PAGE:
"closer to the equator the less important tilt is"
    it could be important in a way for the sun rises from the east and goes straight overhead and then falls straight to the west. there's no southern aiming. flat might be a real consideration there as an economic compromise, but you could lose a great deal from the straight line the sun follows. i picture a tracking system that would just tilt the pvs, like over the tip of and centered on a triangular mount. best would be 3 positions. i'd guess 45 degrees pointed east to flat to 45 degrees pointed west. tracking might be misleading too as i'd picture some kind of timer, rather that the devices we see now out there, that would energize an arm to move the pvs. i know that would need more thought on getting that to work, but it would be more viable for equatorial zones than trackers we are familiar with.
  • icarusicarus Solar Expert Posts: 5,399 ✭✭✭✭
    Re: Shading Question

    Neil,

    In the other extreme, I'm working with some folks who live at ~69degrees N. Now you have really consider tilt AND tracking. The long days make for some interesting calcs.

    Tony
  • nielniel Solar Expert Posts: 10,300 ✭✭✭✭
    Re: Shading Question

    i've seen some pics of a setup inside the arctic circle that just put pvs flat against the side of a tower and are facing all 3 directions of the 3 legged tower. that gets expensive, but saves the troubles encountered in tracking as well as maintenance. night time is a [email protected]^ch way up there for solar though.:cry:
  • LHawesLHawes Solar Expert Posts: 46
    Re: Shading Question

    Thanks for all the responses. I've attached a pic that I hope will help. I have a flat garage that is a little over 20' 6" x 16' plus an alley between the garage and the fence line that can be used and is around 6' wide. I'd would like to maximize the location and tilt of some Sharp 165's that measure 62" x 32.5". I have found that if I tilt them at 30 degrees the distance between panels becomes so great that I can fit MAYBE 16 panels and we have a total of 30 we'd like to implement. We have more room on the house roof, which is also pretty flat, but we'd like to maximize the roof area.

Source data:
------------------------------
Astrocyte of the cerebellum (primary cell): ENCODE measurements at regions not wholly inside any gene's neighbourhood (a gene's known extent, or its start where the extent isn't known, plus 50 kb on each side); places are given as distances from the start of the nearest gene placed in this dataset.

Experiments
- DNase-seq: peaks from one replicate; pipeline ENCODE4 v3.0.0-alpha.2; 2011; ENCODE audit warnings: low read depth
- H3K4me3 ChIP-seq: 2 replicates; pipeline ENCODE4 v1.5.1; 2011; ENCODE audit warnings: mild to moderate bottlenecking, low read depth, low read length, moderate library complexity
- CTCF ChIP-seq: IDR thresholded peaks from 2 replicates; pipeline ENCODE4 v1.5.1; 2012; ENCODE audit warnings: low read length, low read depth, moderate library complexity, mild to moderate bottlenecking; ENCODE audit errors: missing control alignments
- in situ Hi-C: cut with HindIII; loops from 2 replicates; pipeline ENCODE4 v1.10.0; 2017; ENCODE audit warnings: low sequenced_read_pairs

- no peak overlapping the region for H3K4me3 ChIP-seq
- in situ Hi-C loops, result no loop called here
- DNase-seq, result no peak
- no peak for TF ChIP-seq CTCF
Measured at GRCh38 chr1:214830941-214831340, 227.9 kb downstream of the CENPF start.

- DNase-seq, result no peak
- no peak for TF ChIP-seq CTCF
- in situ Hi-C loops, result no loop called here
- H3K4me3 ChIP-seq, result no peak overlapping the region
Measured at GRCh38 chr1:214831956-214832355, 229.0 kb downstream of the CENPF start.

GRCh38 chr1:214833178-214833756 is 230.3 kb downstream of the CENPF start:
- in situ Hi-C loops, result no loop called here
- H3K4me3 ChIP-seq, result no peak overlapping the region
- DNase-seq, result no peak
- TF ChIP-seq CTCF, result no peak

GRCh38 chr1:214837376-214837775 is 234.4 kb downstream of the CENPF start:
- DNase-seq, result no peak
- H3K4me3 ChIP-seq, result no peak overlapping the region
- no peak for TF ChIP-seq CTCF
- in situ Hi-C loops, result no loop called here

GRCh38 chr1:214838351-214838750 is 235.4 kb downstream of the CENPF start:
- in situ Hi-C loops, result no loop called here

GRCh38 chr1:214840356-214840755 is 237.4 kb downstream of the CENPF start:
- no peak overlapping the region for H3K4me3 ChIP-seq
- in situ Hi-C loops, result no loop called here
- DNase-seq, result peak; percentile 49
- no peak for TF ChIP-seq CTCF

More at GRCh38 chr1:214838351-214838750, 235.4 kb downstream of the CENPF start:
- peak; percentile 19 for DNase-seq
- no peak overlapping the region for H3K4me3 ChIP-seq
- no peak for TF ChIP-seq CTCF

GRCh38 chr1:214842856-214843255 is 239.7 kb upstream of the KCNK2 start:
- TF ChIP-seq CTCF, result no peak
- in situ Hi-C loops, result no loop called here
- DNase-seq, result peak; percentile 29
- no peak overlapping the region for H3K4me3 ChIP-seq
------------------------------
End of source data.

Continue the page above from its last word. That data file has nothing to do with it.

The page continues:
If we lower the angle to 15 degrees we can fit perhaps 24 panels with a double row over the alley way but am worried about the low pitch for winter sun. Any other thoughts?

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  • mike95490mike95490 Solar Expert Posts: 8,503 ✭✭✭✭✭
    Re: Shading Question

    What is the extra cost of the fancy angled mounts ? I just paved a section of my west faceing roof with more panels to make up for the lame aim.
    Powerfab top of pole PV mount | Listeroid 6/1 w/st5 gen head | XW6048 inverter/chgr | Iota 48V/15A charger | Morningstar 60A MPPT | 48V, 800A NiFe Battery (in series)| 15, Evergreen 205w "12V" PV array on pole | Midnight ePanel | Grundfos 10 SO5-9 with 3 wire Franklin Electric motor (1/2hp 240V 1ph ) on a timer for 3 hr noontime run - Runs off PV ||
    || Midnight Classic 200 | 10, Evergreen 200w in a 160VOC array ||
    || VEC1093 12V Charger | Maha C401 aa/aaa Charger | SureSine | Sunsaver MPPT 15A

    solar: http://tinyurl.com/LMR-Solar
    gen: http://tinyurl.com/LMR-Lister ,

  • LHawesLHawes Solar Expert Posts: 46
    Re: Shading Question

    I don't have them priced exactly but it will be close to $1000 - $1500 for materials unless we build aluminum mounting brackets ourselves.
  • solarteksolartek Solar Expert Posts: 69 ✭✭✭✭
    Re: Shading Question
    LHawes wrote: »
    Thanks for the reply Tony and your advice is why I would like to know the details. I thought there might be a 'computer model' out there that would supply the info but perhaps the only way is to set up a model as you suggest? I'd like it to be very accurate for the reasons you stated, so I guess the frst place to look is sun angles throughout various times of day and year?

    Go download a free copy of Google Sketchup. You can draw the panels and set their angles and inter-row spacing. You can input a latitude and longitude for your location and then use the shading tool do perform a pretty decent analysis including time of day and year.

    Scott.
  • LHawesLHawes Solar Expert Posts: 46
    Re: Shading Question
    solartek wrote: »
    Go download a free copy of Google Sketchup. You can draw the panels and set their angles and inter-row spacing. You can input a latitude and longitude for your location and then use the shading tool do perform a pretty decent analysis including time of day and year.

    Scott.